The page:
The Waking of Willie Ryan
By: John Broderick
Willie Ryan returns to his home town in ‘the great central plain of Ireland’, having escaped from the insane asylum where he was committed, and unvisited, by his devout Catholic family for twenty-five years. The given pretext for his commitment was an attack on his sister-in-law, Mary Ryan, wife of his brother Michael. The true reason: an affair with a hedonistic young man who introduced him to art, literature and music.
In this exposee; of the ‘petty bourgeois snobbishness, hypocrisies and pretensions of the ‘little grocer’s republic’ of 1950s Ireland, nothing evil happens as long as it is not seen. Through Willie’s piercing vision, we see the truth of his brother Michael’s grief and remorse, his nephew Chris’s fear of freedom, and the perceptiveness of asylum nurse Halloran. As Willie prepares for death, he agrees to a private family mass, setting the stage for a confrontation with father Mannix, one of those complicit in putting him away.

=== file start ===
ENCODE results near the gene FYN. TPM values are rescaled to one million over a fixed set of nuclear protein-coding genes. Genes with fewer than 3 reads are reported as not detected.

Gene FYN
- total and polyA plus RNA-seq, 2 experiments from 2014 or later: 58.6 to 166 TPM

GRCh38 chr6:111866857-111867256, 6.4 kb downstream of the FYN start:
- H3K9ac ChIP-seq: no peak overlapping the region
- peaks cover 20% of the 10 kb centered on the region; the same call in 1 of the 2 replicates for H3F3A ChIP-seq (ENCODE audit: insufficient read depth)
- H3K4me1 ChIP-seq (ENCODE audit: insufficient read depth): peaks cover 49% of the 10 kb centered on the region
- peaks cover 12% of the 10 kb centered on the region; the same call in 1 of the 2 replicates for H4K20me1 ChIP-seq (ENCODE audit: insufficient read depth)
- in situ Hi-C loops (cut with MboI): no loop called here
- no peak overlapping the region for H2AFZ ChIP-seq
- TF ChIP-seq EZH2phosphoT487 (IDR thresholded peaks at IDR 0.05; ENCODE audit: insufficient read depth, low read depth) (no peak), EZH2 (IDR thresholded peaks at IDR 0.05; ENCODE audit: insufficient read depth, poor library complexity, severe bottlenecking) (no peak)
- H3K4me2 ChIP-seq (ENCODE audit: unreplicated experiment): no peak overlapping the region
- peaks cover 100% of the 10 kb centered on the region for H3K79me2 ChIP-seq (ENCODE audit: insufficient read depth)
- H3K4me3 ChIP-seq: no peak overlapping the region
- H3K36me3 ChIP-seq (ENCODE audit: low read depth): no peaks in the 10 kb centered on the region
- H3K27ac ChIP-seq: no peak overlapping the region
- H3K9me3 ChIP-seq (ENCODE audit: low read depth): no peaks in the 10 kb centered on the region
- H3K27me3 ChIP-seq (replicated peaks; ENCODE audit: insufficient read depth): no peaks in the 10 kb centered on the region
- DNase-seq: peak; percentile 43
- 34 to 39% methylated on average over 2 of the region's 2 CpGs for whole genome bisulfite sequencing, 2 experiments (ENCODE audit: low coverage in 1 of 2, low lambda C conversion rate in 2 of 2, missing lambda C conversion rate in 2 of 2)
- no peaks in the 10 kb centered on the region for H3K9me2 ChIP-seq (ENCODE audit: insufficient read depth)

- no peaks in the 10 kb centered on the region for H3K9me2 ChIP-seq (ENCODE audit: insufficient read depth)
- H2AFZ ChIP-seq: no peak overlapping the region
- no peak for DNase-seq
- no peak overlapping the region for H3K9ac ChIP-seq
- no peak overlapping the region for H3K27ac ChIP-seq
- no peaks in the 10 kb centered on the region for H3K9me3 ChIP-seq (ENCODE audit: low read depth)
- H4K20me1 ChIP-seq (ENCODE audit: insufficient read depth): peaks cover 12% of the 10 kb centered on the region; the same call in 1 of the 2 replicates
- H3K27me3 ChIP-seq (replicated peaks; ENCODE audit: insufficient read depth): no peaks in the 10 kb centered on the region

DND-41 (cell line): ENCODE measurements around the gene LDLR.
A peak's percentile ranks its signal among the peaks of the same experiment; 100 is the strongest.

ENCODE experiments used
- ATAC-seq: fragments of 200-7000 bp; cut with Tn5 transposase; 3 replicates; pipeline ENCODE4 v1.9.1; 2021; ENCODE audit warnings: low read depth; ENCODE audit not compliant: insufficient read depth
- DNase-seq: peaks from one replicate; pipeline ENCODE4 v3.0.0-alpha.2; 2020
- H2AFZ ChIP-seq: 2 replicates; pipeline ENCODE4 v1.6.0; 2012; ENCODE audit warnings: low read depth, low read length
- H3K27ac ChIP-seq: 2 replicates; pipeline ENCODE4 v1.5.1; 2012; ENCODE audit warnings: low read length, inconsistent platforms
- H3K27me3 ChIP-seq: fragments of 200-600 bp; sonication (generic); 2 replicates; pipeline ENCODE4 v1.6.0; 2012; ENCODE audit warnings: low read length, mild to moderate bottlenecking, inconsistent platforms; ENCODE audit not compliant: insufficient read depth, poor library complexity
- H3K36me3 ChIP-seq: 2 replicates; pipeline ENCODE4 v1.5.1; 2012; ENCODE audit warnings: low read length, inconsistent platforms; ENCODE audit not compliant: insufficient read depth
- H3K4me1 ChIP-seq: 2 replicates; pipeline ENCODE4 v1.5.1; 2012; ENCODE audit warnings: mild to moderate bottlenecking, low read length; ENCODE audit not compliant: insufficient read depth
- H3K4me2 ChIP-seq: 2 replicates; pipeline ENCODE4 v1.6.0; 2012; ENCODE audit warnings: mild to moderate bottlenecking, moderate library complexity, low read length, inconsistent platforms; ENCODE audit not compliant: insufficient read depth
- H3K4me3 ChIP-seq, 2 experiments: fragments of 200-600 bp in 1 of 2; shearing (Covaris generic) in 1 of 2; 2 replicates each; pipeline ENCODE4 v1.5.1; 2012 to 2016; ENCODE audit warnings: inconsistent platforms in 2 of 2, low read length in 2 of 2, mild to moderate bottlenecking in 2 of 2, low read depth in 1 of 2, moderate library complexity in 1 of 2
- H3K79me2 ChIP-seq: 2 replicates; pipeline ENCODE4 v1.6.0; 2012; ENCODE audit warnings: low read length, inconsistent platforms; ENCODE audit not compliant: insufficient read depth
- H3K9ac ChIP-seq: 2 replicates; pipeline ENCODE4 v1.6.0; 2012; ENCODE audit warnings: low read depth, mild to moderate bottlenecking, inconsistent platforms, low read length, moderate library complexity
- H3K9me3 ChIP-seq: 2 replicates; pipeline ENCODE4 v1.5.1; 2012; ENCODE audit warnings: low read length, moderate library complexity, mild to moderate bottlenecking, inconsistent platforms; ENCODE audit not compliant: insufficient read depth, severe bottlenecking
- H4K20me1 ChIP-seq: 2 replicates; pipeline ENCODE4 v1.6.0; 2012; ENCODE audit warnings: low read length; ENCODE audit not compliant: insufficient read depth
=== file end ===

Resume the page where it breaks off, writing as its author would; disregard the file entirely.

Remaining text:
‘John Broderick explores frustrated life, soured ideals and the pattern of dark religious and anti-religious stupidity in an Irish town … he throws a light of truth and understanding into very dark holes in the Irish spirit … he is one determined and melancholy kind of realist.’ – Kate O’Brien
JOHN BRODERICK (1924-89) was born in Athlone, County Westmeath, and died in Bath, England. He worked as a journalist and was author of numerous works including The Pilgrimage (1961), An Apology for Roses (1973), The Pride of Summer (1976), London Irish (1979) and The Trial of Father Dillingham (1982).
The Pilgrimage is also available from Lilliput Press.